Before I got involved in employment law, I was naive enough to believe that discrimination was largely a thing of the past.  I was flat wrong.  Even with all the hype, sex and race discrimination are still out there.  They are hidden better these days, but these types of discrimination are still there.

The most common type of discrimination, though, is not race or sex, but age.  As Alan Farnham reported on ABCNews in his article this week “Want Wrinkles With That?  Texas Roadhouse Sued for Age Discrimination,”  the EEOC percieves age discrimination as a huge problem arising from the recent recession.  And, we’re not talking about the 65 and older crowd here.  Age discrimination happens to 40 year olds, too, as was the case with Texas Roadhouse.  They want young chipper people working bar and acting as hostesses.    Plastic surgeons want young beautiful people working in their offices to make all the clients feel like they need surgery.  Setting that aside, let’s look at the less obvious.  Older people are less familiar with the new and inventive ways of doing business.  There is always new software, a new device, or a new something that causes businesses to unintentionally avoid older workers – simply because they may not be familiar with the latest and greatest.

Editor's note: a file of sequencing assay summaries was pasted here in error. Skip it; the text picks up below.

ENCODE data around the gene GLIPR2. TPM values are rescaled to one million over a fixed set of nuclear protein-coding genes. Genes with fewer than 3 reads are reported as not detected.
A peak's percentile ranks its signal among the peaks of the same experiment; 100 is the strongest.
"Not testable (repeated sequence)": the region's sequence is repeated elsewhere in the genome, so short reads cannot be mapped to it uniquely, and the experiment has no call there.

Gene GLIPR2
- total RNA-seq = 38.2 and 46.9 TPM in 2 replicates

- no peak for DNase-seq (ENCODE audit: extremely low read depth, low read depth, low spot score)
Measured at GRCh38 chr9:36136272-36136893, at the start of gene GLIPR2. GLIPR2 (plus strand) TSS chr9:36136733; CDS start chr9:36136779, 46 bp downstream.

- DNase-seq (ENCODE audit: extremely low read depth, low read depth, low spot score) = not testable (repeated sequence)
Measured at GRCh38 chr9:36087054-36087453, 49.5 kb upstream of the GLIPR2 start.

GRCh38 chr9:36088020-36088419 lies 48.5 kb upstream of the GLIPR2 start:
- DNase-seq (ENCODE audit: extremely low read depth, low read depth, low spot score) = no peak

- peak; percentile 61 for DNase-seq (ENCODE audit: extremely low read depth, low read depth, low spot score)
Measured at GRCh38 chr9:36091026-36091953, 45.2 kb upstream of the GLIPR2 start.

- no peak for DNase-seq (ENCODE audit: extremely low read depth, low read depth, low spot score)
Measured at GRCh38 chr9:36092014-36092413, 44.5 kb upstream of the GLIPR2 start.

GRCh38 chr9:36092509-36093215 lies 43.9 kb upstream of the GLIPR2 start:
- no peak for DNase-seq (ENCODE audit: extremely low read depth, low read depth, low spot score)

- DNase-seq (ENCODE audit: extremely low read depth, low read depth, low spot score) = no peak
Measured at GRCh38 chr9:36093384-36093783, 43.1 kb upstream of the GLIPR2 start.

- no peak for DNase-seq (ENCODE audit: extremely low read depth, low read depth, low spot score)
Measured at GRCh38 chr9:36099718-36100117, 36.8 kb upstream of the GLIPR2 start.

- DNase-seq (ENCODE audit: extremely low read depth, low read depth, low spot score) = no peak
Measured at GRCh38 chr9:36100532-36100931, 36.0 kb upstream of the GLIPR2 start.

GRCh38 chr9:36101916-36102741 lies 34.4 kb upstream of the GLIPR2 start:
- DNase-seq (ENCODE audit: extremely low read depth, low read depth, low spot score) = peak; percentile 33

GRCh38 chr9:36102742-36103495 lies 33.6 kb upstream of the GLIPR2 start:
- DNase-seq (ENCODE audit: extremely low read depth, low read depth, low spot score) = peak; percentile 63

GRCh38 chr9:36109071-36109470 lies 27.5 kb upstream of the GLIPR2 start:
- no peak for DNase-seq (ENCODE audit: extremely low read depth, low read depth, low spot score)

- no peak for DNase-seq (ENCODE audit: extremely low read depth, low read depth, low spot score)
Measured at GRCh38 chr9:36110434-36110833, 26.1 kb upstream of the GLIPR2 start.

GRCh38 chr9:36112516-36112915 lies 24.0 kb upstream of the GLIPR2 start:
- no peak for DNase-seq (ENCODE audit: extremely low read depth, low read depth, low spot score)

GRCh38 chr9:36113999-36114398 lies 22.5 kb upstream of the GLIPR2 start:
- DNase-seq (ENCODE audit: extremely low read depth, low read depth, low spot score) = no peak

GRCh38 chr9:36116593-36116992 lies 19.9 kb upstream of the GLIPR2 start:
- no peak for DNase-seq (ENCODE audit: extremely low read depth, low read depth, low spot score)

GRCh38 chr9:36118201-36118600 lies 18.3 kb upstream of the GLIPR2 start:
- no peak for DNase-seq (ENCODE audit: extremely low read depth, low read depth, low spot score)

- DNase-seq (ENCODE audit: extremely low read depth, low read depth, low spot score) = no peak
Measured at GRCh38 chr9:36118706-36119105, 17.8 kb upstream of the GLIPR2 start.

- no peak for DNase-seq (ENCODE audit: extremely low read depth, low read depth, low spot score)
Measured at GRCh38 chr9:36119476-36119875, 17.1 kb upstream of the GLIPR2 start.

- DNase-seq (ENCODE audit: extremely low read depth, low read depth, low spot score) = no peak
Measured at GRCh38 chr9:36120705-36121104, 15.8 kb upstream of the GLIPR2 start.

Because it is easy to think you are not discrimnating by choosing the 25 year old over the 40 year old, you may not even be conscious of your decision.  Of course, you are thinking – if it isn’t intentional, how can I be liable?

Intent is a funny thing in the law.  Because a jury can’t crawl into your skull and see what you are thinking, they have to guess your intent from your actions.  If you pick the 25 year old over the identically qualified 40 year old and your office is already full of 25 year olds – a jury might think you are discriminating.   If the 40 year old is slightly better qualified but you pick the 25 year old because you connected better with that person in the interview – a jury might think discrimination.  Again, if you want a certain image for your company and the less stylish 40 year old isn’t part of that image – good luck winning in front of the 3 older people on your jury!

So, stop for a minute, consider whether you are unconsciously discriminating, and then think about what a jury might think if they looked at your decisions!